Argentina Feature


Top Attractions in Argentina

Iguazú Falls

On the Argentine–Brazilian border, some 1.7 million gallons of the Iguazú River plummet over a precipice each second, forming a 275-meter-wide (900-foot-wide) wall of water. Trails, metal catwalks, and Zodiacs all allow for spray-soaked close-ups.

La Quebrada de Humahuaca

Dramatically colored, craggy rock faces overlook the traditional villages that nestle in this gorge. The most stunning section is the Camino de los Siete Colores (Seven Colors Trail), with its red, ocher, and mossy-green rock layers. Music pouring from area peñas (folk bars) is the perfect sound track.

Laguna de los Pozuelos

Thousands of Andean flamingos form a salmon-pink stain across this remote lake near Argentina's border with Bolivia. The harsh beauty of the Puna region's gritty slopes and scrubby high-altitude plains offsets the birds' extravagant plumage perfectly.

Mendoza Wineries

Malbec is the grape that has made Argentina's name in the wine world, and Mendoza is where they do it best. But getting you tipsy isn't all the 20 or so area wineries do: informative tours, atmospheric accommodation, and top-notch dining are also on offer, all within spitting distance of the Andes.

Plaza de Mayo and San Telmo, Buenos Aires

Revolution, mass protests, Evita's inflammatory speeches: never a dull moment for the square that is the historical heart of Buenos Aires. The past also lives on in the cobbled streets of the San Telmo neighborhood. Its elegant 19th-century mansions once housed brothels, tenements, and tango dens. The tango remains, but these days it's antiques and hip designers drawing crowds.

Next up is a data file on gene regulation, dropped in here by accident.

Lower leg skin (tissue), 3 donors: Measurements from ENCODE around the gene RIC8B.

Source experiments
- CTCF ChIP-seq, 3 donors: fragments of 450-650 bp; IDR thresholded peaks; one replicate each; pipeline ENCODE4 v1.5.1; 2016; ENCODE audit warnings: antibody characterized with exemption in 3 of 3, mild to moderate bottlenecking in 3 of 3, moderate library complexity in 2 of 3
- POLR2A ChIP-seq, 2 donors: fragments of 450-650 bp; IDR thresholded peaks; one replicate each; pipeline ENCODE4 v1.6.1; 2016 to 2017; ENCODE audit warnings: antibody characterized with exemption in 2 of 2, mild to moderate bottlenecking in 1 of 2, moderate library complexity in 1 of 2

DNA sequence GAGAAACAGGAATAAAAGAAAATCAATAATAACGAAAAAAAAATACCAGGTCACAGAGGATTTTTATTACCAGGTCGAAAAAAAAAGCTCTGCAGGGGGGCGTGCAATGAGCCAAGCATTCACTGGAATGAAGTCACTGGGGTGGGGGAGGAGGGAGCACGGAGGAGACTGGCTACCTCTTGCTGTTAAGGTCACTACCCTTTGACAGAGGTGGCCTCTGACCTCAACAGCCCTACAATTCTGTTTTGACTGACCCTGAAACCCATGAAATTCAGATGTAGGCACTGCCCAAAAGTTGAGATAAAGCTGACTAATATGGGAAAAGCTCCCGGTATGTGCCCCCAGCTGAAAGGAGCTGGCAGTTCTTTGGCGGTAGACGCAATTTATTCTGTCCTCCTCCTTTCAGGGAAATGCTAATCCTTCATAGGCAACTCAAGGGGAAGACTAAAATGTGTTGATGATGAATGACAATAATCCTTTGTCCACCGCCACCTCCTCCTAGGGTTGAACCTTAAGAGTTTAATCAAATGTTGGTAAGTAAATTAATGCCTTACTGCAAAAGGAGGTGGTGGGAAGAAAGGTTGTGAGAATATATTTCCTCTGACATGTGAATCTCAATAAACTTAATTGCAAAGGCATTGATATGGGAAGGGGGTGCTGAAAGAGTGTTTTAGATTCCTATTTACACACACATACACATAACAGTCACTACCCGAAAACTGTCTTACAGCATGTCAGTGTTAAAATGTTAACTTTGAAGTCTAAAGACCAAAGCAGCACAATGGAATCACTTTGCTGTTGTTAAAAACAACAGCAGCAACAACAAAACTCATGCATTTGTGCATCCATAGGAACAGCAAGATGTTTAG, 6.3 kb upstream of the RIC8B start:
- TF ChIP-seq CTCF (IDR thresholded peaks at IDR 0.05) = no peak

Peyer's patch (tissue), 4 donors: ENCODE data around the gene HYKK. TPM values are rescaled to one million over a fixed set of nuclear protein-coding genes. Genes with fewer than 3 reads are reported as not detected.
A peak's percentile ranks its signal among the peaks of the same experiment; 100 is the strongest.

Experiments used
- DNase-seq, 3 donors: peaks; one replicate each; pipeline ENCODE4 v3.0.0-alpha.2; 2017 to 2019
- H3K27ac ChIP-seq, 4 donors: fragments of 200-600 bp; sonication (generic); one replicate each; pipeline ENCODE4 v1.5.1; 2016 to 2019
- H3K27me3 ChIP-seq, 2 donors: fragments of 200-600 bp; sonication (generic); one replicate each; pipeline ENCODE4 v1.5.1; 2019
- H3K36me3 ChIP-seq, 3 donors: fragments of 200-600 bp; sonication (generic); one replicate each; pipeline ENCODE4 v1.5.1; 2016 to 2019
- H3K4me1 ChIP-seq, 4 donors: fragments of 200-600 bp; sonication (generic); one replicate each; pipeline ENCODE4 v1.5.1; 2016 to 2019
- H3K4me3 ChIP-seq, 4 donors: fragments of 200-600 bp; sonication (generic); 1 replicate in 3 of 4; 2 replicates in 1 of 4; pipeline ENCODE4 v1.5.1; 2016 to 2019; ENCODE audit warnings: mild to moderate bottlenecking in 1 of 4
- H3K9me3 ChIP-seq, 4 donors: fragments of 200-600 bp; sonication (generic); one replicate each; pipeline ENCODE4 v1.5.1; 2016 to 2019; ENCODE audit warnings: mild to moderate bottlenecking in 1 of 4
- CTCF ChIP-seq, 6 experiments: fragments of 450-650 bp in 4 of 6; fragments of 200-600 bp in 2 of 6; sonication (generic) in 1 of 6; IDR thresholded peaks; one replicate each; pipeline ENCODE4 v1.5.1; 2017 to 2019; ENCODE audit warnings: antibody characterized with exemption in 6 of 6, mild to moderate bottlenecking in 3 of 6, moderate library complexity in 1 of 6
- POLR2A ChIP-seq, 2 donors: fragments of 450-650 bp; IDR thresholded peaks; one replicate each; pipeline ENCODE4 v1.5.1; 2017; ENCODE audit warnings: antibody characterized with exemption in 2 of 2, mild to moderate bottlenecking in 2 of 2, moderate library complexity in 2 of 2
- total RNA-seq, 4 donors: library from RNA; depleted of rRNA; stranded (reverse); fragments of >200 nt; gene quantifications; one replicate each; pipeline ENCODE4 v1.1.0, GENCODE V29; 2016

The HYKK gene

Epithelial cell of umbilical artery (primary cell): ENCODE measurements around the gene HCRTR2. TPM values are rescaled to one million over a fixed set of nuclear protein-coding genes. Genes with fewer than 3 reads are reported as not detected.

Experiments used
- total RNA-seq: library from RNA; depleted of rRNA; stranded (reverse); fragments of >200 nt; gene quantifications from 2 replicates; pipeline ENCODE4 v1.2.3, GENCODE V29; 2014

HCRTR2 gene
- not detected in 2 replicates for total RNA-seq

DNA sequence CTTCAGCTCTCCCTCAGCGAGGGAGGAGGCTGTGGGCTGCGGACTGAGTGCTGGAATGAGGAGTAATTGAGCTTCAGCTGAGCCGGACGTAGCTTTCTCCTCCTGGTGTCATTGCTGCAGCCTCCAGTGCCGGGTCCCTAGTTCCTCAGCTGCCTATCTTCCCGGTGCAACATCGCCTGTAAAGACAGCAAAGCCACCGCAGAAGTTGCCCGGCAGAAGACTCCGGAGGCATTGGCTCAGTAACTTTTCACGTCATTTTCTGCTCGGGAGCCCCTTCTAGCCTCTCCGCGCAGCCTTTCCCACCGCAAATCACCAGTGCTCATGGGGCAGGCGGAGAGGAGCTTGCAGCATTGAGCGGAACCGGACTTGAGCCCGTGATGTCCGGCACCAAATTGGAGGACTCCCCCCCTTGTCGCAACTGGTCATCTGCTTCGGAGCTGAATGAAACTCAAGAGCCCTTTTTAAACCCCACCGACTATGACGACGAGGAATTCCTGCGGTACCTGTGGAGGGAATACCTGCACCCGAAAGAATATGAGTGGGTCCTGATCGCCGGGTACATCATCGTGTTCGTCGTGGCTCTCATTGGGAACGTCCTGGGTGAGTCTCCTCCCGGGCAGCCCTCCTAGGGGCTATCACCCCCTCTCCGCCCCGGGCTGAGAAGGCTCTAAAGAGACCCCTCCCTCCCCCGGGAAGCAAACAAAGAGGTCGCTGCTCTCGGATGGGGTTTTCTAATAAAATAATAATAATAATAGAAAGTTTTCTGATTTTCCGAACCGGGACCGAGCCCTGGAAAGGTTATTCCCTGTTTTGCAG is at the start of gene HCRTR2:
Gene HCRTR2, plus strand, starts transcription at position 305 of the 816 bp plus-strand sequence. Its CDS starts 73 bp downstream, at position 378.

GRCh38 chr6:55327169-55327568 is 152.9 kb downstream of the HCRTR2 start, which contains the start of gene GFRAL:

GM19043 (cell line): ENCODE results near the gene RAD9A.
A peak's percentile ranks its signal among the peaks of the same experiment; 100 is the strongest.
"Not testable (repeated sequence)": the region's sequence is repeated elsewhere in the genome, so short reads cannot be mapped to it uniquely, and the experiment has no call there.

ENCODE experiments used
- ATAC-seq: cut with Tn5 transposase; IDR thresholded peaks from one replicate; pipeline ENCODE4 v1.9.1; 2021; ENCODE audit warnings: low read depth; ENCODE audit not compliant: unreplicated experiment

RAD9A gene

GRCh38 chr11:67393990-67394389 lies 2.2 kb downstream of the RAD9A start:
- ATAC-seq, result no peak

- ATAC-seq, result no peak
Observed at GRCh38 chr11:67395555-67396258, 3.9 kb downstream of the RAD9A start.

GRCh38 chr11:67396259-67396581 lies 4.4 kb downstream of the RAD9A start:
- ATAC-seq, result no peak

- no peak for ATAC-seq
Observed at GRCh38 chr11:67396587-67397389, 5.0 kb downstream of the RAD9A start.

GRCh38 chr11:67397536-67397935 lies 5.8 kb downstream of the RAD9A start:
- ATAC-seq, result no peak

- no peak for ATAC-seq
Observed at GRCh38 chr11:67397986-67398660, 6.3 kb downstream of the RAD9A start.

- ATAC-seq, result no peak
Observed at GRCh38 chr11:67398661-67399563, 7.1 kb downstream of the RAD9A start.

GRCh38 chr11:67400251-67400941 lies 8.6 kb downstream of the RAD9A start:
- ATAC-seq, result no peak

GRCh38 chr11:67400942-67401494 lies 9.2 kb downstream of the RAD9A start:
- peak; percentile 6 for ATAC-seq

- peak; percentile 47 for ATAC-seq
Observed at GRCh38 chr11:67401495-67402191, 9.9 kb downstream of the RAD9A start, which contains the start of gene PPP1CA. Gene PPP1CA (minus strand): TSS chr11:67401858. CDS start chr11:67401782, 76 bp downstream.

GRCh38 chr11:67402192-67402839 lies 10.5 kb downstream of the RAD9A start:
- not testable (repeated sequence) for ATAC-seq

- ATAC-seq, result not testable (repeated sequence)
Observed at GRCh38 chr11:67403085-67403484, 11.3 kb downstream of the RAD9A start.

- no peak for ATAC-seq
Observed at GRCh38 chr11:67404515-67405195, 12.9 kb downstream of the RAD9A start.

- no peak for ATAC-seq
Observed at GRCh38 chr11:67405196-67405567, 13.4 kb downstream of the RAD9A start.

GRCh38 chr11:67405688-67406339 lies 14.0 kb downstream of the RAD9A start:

Perito Moreno Glacier

A translucent blue-green cliff of frosty majesty forms where this glacier reaches Lago Argentino in southern Patagonia. Blocks splinter off the ice face all the time, but they're ice cubes compared to the tons that come crashing down roughly every four years as a result of pressure building from behind.

Camino de los Siete Lagos (Seven Lakes Route)

Between San Martín de los Andes and Villa La Angostura, the partly paved RN234 winds alongside seven beautiful bodies of water fringed by pine forests and overlooked by the Andes. You can do the trip in a day, or stay on at inns or campsites for the gorgeous sunsets and sunrises.

Península Valdés

Graceful ballenas francas (southern right whales) are literally the largest attraction at this Atlantic coast nature reserve. They come for mating season, June through November. Sea lions, elephant seals, and vast penguin colonies keep the beach busy the rest of the year.


Stately colonial buildings, hopping nightlife, and fabulous local food and wine make the city of Salta more than just a gateway to the Northwest. When you do decide to get out of town, hiking, rafting, and tours to wineries and salt lakes are all options.

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